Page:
CS469 - Linux and Unix Administration and Networking

Bash Scripting - Part 1

Unix philosophy:

"Write programs that do one thing and do it well. Write programs to work together. Write programs to handle text streams, because that is a universal interface." - Doug McIlroy

Invocation: (#!/bin/bash, command line arguments)

Text files that have been made executable (chmod +x file) can be made into scripts provided the first line begins with "#!" followed by the path of the program that will be fed the text file as it's stdin.

  • One (and only one) additional command line agument can be passed to the program specified by the #! escape sequence.



  • Interprets the rest of the file as a bash script.

#!/bin/tail -n+1

  • Outputs the file but not the first line (the above line)

Various types of shells one can use on Unix:

Bourne sh-compatible: sh, bash, ash, dash, ksh, zsh

C shells: csh, tcsh

  • Others purely for scripting: perl, python, php, node.js, etc.
  • We will focus on bash scripting (A IEEE Standard 1003.1 conformant shell)

Bash invocation:

#!/bin/bash [-l] [-c 'command']
-l = login shell

interactive login shell startup scripts:

These scripts are read and executed by a bash shell on startup if it is a login shell (one that you login with or invoke with the -l option)


interactive, non-login startup scripts:

This script executed by any bash script that is not a login shell


login shell exit scripts:

This script is run when a login shell exits.




Comments are denoted by an unquoted, unescaped `#' and continue to the end of the line.

(command) Pipelines:

[time [-p]] [!] <command1> [ | or |& <command2> ...]

  • Connects the output (stdout) of <command1> to the input (stdin) of <command2>.
time Displays the amount of user/system/wall clock time used.
! Invert the return status of the pipeline (i.e. success becomes failure, failure becomes success.)
| Pipes stdout of <command1> to stdin of <command2>
|& Pipes both stdout and stderr from <command1>
Same as '2>&1 |' - redirect stderr to stdout, then stdout through the pipe


> ls -la | less

  • Pipe 'ls -la' to a pager

> ps aux | grep "^sbaker"

  • Print all processes by the user sbaker

> man gcc 2> /dev/null | wc -l | awk '{ print $1/66 }'

  • Find the number of pages in the gcc manpage

> time sleep 1

  • Find out how long it takes to sleep for one second.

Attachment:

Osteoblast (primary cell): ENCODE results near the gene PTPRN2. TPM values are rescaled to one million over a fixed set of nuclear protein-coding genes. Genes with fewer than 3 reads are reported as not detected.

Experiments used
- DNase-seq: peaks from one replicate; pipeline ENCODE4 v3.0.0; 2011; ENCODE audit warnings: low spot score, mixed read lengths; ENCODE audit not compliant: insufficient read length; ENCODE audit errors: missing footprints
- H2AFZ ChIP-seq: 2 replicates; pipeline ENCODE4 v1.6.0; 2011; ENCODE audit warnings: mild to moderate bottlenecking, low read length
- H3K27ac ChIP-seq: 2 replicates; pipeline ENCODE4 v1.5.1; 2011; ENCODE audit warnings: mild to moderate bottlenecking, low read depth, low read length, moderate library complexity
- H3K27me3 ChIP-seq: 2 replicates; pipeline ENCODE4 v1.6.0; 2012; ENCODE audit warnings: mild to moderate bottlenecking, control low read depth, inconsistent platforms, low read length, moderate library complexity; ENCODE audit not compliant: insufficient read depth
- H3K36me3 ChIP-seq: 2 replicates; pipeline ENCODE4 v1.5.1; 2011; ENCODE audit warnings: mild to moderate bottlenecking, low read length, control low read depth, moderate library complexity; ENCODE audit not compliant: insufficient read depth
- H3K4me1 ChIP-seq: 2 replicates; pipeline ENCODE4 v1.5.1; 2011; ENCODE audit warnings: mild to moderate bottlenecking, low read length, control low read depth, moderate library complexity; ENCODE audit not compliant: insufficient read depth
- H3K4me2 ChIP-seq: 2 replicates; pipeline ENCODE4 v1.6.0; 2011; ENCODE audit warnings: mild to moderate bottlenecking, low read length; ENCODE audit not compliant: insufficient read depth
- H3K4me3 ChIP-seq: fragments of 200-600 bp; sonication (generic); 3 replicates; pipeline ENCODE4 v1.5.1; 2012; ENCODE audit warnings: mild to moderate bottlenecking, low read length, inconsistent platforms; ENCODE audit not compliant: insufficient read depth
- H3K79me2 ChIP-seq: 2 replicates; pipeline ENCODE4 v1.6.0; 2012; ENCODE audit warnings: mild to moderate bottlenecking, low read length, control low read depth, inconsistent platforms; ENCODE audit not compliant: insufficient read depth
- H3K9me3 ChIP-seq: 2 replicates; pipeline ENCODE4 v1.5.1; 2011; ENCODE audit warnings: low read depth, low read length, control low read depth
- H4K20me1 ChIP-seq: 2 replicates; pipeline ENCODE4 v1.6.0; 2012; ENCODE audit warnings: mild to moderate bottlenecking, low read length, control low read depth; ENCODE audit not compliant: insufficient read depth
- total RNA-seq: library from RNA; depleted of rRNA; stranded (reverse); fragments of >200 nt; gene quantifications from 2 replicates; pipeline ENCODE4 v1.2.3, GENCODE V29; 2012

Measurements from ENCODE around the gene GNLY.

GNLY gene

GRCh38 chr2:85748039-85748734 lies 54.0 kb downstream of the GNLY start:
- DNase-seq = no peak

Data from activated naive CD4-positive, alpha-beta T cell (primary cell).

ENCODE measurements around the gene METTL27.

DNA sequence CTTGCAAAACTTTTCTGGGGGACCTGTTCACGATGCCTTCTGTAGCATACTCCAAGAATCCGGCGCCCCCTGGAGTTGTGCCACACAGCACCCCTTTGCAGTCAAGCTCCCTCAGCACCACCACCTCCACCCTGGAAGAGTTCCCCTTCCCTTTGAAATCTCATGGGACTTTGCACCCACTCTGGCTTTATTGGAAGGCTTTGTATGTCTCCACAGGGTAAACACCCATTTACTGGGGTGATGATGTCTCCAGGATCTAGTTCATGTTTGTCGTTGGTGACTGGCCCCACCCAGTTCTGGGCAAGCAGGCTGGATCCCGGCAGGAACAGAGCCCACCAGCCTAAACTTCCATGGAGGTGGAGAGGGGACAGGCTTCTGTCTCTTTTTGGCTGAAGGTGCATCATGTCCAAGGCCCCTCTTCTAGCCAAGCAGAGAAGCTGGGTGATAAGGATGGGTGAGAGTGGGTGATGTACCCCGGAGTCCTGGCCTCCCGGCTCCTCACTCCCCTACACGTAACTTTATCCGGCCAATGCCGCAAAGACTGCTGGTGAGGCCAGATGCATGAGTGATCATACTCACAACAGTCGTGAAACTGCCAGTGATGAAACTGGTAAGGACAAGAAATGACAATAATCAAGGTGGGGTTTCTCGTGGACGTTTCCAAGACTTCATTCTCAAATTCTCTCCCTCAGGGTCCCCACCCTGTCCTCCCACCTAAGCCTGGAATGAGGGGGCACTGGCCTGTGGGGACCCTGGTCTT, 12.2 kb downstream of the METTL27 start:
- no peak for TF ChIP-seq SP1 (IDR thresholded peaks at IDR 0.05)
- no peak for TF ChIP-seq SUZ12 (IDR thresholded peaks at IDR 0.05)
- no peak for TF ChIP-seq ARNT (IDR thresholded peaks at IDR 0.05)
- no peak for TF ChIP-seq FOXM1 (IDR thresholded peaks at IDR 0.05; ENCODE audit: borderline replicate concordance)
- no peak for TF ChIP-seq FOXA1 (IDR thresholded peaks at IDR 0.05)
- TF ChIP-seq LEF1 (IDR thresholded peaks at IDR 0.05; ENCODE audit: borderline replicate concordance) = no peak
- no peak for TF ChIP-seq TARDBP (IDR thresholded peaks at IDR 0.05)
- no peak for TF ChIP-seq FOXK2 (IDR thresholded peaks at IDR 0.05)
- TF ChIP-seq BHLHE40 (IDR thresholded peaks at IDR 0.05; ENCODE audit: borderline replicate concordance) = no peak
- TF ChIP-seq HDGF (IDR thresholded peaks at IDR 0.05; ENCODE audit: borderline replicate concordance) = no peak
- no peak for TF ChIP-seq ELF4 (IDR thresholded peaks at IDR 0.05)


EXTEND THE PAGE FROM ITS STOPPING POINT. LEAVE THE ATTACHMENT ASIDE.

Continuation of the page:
(command) Lists:

one or more pipelines seperated by ;, &, &&, or ||

|| or &&
; or &

command1 ; command2

  • Run command2 after running command1

command1 & command2

  • Run both command2 and command1 at the same time, with command1 in the background.

command1 && command2

  • command2 run iff command1 returns 0 exit status same as:
    if command1; then command2; fi

command1 || command2

  • command2 run iff command1 returns non-0 exit status same as:
    if ! command1; then command2; fi

Compound commands:

( list )

  • executed in a sub-shell. variables assigned are not visible in the calling shell.

{ list; }

  • executed in the current shell, useful for redirecting the input/output of all programs inside the {} at once:
    { command; command; command; } < input > file

(( expr ))

  • arithmetic expression (C like), if value is non-zero, return status is 0, else 1. (variables also don't need $'s inside of (()):
    if (( a >= 0 && a <= 10 )); then echo "a in range 0-10"; fi

[[ expr ]]

  • conditional expression, returns status of 0 or 1. (man test) for more information on all the test conditions: examples:
    [[ -f "$file" ]]; File $file exists and is regular
    [[ -z $str ]]; $str is an empty string
    [[ $str == wc ]]; $str matched wild-card pattern
    [[ $str =~ regex ]] $str matches regex pattern

I/O redirections:

command [&]>[>] file

  • Output stdout (and stderr if '&' is added) to file, appending to file if an extra '>' is added.


ls -la > output
ps ax >> output
man gcc &>> output

command < file

  • Connects file to the input (stdin) of command. Example:
    wc -l < output

command <<[-] label

  • Connect the text after the command up to label to the stdin of the command (called a HEREDOC). Lines are variable expanded unless label is quoted (i.e. "label".)



  • As-is, no expansion.


  • Adds backslash escaped sequences, but otherwise like ''.


  • Allows variable expansion.


  • Translates to the current locale, returns "" string.